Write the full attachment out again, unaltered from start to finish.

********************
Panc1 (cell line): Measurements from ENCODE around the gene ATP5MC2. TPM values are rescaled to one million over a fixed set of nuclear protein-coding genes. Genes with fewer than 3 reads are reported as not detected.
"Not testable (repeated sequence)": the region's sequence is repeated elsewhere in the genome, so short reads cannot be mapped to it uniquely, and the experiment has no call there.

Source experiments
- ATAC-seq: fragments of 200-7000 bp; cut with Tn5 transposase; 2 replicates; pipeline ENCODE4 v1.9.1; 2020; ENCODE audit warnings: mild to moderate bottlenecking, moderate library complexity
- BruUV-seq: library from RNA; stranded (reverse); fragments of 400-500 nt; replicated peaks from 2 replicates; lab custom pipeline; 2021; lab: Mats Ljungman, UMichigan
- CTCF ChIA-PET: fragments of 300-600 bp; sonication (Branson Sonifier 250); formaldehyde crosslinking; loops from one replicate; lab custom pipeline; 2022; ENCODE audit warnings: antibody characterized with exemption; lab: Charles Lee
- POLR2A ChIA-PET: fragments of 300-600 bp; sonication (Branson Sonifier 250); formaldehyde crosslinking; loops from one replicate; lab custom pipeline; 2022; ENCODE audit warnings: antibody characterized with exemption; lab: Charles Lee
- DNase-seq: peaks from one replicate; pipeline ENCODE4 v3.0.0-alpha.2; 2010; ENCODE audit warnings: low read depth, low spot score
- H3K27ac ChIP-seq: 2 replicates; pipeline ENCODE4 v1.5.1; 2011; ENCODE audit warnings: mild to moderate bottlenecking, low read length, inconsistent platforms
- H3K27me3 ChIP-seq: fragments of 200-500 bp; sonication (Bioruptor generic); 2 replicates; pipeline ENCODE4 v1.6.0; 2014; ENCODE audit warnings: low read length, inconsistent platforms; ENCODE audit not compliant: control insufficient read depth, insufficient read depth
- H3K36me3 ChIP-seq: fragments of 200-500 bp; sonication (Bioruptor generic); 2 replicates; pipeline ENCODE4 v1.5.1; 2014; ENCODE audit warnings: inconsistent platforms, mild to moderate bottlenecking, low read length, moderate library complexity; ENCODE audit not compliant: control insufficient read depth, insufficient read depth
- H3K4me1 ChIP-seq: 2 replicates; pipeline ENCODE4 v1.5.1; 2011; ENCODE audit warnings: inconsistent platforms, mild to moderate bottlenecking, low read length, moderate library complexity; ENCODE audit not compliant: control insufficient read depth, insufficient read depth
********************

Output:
Panc1 (cell line): Measurements from ENCODE around the gene ATP5MC2. TPM values are rescaled to one million over a fixed set of nuclear protein-coding genes. Genes with fewer than 3 reads are reported as not detected.
"Not testable (repeated sequence)": the region's sequence is repeated elsewhere in the genome, so short reads cannot be mapped to it uniquely, and the experiment has no call there.

Source experiments
- ATAC-seq: fragments of 200-7000 bp; cut with Tn5 transposase; 2 replicates; pipeline ENCODE4 v1.9.1; 2020; ENCODE audit warnings: mild to moderate bottlenecking, moderate library complexity
- BruUV-seq: library from RNA; stranded (reverse); fragments of 400-500 nt; replicated peaks from 2 replicates; lab custom pipeline; 2021; lab: Mats Ljungman, UMichigan
- CTCF ChIA-PET: fragments of 300-600 bp; sonication (Branson Sonifier 250); formaldehyde crosslinking; loops from one replicate; lab custom pipeline; 2022; ENCODE audit warnings: antibody characterized with exemption; lab: Charles Lee
- POLR2A ChIA-PET: fragments of 300-600 bp; sonication (Branson Sonifier 250); formaldehyde crosslinking; loops from one replicate; lab custom pipeline; 2022; ENCODE audit warnings: antibody characterized with exemption; lab: Charles Lee
- DNase-seq: peaks from one replicate; pipeline ENCODE4 v3.0.0-alpha.2; 2010; ENCODE audit warnings: low read depth, low spot score
- H3K27ac ChIP-seq: 2 replicates; pipeline ENCODE4 v1.5.1; 2011; ENCODE audit warnings: mild to moderate bottlenecking, low read length, inconsistent platforms
- H3K27me3 ChIP-seq: fragments of 200-500 bp; sonication (Bioruptor generic); 2 replicates; pipeline ENCODE4 v1.6.0; 2014; ENCODE audit warnings: low read length, inconsistent platforms; ENCODE audit not compliant: control insufficient read depth, insufficient read depth
- H3K36me3 ChIP-seq: fragments of 200-500 bp; sonication (Bioruptor generic); 2 replicates; pipeline ENCODE4 v1.5.1; 2014; ENCODE audit warnings: inconsistent platforms, mild to moderate bottlenecking, low read length, moderate library complexity; ENCODE audit not compliant: control insufficient read depth, insufficient read depth
- H3K4me1 ChIP-seq: 2 replicates; pipeline ENCODE4 v1.5.1; 2011; ENCODE audit warnings: inconsistent platforms, mild to moderate bottlenecking, low read length, moderate library complexity; ENCODE audit not compliant: control insufficient read depth, insufficient read depth